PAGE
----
It's the ideal time to refinance as mortgage rates turn back the clock

The last time mortgage interest rates were as low as they are now, you could buy a gallon of gas for 19 cents, and you could buy a loaf of bread for 16 cents.

So what's turned the home loan clock back to 1951? The federal government's attempt to fight a stubborn economy that seems stuck in first gear. One of the benefits of the Federal Reserve's continuing low interest strategy is cheap loans.

Borrowers can finance home purchases for an average 4.23 percent on a 30-year fixed-rate home loan, according to Freddie Mac, the government-controlled mortgage buyer, in its weekly survey of mortgage rates posted Thursday. The 30-year fixed rate loan has been under 5 percent for more than five months, Freddie Mac said, a streak that was last seen in April 1951.

Earlier in the month, rates fell to 4.19 percent, the lowest average on records dating back to 1971.

That means a homeowner with a $200,000 mortgage with an interest rate of 6.07 percent could save more than $230 a month on principal and interest payments by refinancing at current rates.

The average rate for 30-year fixed loans inched up from 4.21 percent the previous week, Freddie Mac said. The average rate on 15-year fixed loans rose to 3.66 percent, barely up from 3.64 percent a week earlier.

The savings have jolted many homeowners into action.

"People are starting to think, 'I don't want to miss something that may be a once-in-a-lifetime opportunity,'" said Cass Chappell, a financial planner at Chappell, Mayfield & Associates in Atlanta.

Refinancing applications accounted for 82 percent of all mortgage applications, according to Mortgage Bankers Association figures.

How is a homeowner to decide whether to refinance?

For those with an adjustable-rate mortgage, now is a good time to lock in interest at a low rate.

Also, it makes sense for homeowners with good credit scores who plan on staying in the home for several more years.

Online calculators can help you estimate the time it will take to recover your financing costs, giving you an idea whether refinancing makes sense based on how long you plan to live in your home.

As you think about refinancing, here are five points to consider.

Shop around. Compare the terms offered by different lenders. One good website to check is You'll find the latest mortgage rates for your area, along with several calculators.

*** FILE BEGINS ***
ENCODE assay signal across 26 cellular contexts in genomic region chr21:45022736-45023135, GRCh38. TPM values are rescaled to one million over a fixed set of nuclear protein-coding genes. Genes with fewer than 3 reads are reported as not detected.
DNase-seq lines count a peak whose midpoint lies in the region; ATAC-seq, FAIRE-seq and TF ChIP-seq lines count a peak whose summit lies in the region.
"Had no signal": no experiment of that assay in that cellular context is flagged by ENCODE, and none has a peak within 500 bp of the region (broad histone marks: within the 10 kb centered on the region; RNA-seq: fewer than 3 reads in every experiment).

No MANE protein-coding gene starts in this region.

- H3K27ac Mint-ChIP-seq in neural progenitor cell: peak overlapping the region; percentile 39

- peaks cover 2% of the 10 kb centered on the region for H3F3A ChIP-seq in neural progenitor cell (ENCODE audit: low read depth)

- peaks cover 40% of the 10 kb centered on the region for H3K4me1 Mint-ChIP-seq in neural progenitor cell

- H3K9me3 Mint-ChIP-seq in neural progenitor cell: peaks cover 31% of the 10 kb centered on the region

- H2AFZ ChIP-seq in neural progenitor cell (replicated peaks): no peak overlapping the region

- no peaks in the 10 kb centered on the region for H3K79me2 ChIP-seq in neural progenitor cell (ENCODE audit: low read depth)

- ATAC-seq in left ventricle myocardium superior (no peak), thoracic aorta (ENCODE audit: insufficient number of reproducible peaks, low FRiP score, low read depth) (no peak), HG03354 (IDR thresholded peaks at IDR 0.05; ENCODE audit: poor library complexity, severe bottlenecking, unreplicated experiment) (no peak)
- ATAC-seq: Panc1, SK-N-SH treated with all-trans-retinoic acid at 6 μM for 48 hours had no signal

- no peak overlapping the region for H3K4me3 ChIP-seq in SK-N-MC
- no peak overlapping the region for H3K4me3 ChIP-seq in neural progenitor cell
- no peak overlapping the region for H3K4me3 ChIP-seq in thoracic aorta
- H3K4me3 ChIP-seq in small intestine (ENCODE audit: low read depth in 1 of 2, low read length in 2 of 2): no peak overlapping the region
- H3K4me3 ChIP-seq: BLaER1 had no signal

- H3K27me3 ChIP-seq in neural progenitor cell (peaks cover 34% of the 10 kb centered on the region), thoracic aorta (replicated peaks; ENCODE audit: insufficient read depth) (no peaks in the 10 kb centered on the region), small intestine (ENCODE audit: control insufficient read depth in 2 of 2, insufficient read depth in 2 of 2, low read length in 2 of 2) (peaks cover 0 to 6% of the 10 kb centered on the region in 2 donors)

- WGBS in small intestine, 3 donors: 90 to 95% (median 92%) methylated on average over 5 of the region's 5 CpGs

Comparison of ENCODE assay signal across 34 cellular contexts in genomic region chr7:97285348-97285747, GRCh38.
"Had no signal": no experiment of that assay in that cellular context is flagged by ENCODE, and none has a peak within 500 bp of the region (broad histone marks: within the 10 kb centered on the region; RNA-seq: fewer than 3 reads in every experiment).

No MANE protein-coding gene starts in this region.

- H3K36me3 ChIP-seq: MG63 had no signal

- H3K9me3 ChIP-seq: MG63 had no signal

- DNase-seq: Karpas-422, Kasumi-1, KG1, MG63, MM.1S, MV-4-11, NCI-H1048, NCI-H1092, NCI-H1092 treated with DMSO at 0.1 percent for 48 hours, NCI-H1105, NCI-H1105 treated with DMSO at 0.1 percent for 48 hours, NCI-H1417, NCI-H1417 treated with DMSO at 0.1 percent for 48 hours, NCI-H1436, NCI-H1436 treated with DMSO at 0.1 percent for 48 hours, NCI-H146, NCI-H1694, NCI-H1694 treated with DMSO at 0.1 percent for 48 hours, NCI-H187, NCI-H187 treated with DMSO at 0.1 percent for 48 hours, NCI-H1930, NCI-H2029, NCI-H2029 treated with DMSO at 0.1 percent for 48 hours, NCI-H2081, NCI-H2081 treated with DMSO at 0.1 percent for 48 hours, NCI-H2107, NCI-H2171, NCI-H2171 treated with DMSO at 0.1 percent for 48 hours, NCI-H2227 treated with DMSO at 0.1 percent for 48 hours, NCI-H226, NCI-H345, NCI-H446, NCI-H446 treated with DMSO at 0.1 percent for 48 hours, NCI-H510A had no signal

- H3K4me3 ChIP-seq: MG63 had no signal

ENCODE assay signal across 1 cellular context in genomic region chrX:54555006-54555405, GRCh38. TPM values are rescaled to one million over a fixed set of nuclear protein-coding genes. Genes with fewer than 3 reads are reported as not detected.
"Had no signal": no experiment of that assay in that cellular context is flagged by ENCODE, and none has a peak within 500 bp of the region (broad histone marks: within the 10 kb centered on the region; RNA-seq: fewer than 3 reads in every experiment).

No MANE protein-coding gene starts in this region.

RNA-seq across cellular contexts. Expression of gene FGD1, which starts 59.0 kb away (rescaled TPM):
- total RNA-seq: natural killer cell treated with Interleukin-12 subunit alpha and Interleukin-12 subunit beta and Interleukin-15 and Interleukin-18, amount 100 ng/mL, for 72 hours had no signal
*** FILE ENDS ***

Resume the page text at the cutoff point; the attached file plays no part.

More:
Talk with your current lender and make it clear that you're shopping around.

To keep your business, your bank may cut or eliminate some refinancing costs, including application fees and charges for a title search or inspection.

Avoid flashy ads or unfamiliar lenders that may draw you in with introductory interest rates and may have hidden fees.

Ask friends and relatives who have recently refinanced for recommendations.

Lock in a rate. To make sure you get the current interest rate, ask about a mortgage rate lock-in and get it in writing. This is a guarantee by the bank that you'll get the current low rate while your loan is being processed. Locked-in rates are typically for specified periods of 30 or 60 days. Locking in a rate is a little bit of a gamble because rates could go up or down during the several weeks it takes to process your loan. However, with current historically low rates, it's unlikely they would drop much further, but they could edge up. Before you sign any commitment, make sure you understand all the costs and details of the loan and you've done your comparisons and know it's the best deal.

Don't cash out. If it's not absolutely necessary, resist the temptation to cash out some of the equity you've accumulated. Your home is a long-term investment and not an ATM, says Chappell, the Atlanta financial planner. If you refinance only the amount you owe, qualifying will be much simpler.

Do your homework. Before meeting with a banker, make sure you can document your income and be sure your house is worth more than you need to borrow. It's a good idea to get a copy of your credit reports to avoid surprises.

Consider shorter terms. One strategy to consider is comparing the payments of a 30-year mortgage with those of a 15-year. Taking the shorter-term loan will cost more per month but will build equity faster and cost thousands of dollars less in interest.

An alternative is to refinance at 30 years but continue to pay the same mortgage payment you do now or at least pay more per month than the new lower payment requires. This pays off your mortgage faster, again saving money in the long run.